Credit Union Geek

Marketing, Strategy, and The Force by Joe Winn

Tag: perceptions

Old School Thinking

You’re not old, just maturing like a fine wine.

We all do it, no matter our age. “Because it’s always been done that way.” How much sense does that make? Say it aloud. Would such a declaration inspire confidence in your team? It is tempting; humans are creatures of habit. Do you have a morning ritual? How about a specific way you tie your shoes? It’s very easy to switch from active thinkers to passive participants in our own lives.

Good thing this has nothing to do with our work. What was that? We get into habits there too? Impossible, we’ve always done it this way and it has worked…oh boy, you got me! Is there refuge from a life of pre-set habits?

Stop everything. Breathe, but differently than normal. Place your hand over your abdomen and feel it rise and fall with slow rhythm. In…and out. In…hold…and out. No chest breathing; keep your shoulders in a relaxed position.

Now, were you focused? In the moment? Out of a habitual stupor? Wonderful, now it gets hard.

This happens every day, in all areas of work. And some may be sapping your success.

It’s time to look at everything through the senses of a baby. Imagine how they perceive the world…no preconceived notions, no judgment, just wondrous absorption and processing. The first time they toss something and it falls down…remember, they weren’t sure where it would go…up? To the side? Hover in place? (We all know the answer…mom or dad picks it up, of course!)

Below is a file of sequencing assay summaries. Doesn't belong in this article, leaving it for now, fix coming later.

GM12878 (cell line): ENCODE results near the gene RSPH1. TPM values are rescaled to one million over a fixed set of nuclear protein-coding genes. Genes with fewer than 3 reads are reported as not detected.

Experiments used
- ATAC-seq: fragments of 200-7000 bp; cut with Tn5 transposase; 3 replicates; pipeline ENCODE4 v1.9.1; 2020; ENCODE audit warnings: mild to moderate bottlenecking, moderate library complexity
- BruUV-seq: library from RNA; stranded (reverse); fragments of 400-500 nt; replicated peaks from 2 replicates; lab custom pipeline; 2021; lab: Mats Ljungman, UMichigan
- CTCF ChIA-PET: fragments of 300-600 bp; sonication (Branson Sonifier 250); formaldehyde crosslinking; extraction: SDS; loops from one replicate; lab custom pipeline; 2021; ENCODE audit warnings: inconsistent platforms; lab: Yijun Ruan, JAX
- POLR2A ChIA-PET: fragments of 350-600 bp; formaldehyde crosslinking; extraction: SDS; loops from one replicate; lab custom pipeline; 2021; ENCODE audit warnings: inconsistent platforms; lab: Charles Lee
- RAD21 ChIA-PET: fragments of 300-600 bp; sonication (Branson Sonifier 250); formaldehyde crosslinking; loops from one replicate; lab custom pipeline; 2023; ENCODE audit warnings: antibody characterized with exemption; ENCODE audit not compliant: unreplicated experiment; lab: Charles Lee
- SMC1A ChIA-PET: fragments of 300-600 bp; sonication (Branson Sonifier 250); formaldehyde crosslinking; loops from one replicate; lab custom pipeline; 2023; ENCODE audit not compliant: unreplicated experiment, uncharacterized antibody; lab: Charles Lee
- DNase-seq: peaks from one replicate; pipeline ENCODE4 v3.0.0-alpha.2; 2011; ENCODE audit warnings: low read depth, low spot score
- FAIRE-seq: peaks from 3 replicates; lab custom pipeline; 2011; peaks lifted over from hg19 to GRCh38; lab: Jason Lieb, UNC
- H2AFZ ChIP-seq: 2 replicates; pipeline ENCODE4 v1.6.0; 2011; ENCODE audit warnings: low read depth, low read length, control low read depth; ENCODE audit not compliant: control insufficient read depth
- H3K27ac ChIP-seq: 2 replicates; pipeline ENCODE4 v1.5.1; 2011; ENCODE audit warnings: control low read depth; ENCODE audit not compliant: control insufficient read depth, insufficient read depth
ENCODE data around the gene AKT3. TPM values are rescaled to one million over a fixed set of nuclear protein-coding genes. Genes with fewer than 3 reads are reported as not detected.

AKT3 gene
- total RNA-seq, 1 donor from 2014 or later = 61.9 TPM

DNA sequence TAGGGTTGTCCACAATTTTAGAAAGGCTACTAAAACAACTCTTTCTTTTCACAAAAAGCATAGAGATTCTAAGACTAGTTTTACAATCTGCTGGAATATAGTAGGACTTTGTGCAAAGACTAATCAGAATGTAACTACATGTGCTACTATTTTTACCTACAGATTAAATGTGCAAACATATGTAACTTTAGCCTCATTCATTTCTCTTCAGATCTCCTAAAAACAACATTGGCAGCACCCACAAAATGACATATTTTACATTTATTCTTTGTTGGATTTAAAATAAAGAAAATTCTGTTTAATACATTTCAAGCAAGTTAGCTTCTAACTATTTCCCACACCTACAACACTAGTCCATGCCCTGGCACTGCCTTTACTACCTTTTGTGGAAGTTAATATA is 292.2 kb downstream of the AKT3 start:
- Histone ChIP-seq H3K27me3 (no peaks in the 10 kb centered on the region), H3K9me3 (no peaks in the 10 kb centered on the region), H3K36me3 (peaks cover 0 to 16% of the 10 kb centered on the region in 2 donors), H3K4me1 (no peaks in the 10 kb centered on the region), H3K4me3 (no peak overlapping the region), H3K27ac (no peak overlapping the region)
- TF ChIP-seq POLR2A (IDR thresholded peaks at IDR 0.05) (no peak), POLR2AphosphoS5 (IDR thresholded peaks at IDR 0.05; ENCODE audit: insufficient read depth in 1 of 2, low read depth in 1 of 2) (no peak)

Whatever you have done in the past, reassess to see if it truly makes sense in achieving your goals. This may involve member communication, marketing strategies, or workplace organization. Nothing is out of bounds, including how you evaluate…that may be tainted as well!

Remember, your business (be it credit union or otherwise) and your life are active experiences…why be a passenger?

Is Your Credit Union Sending Members the Wrong Message?

Originally published on

This post might not be for you. Or, it could be exactly what you and your credit union team need.

Inspired By: Someone Else’s Faux Pas

I’ll be honest; the inspiration came from a local chamber of commerce, not credit union. So, it’s possible none of you are making this mistake. Unless you are…

We’re going to talk about messaging. Public perception. How you convey yourselves to your target audience. Be it your members or the community at large. Just as it can raise positive awareness, publicity can paint an undesirable picture. I saw this happen with a large chamber of commerce in my area. Pretty sure they didn’t notice the faux pas. So what happened?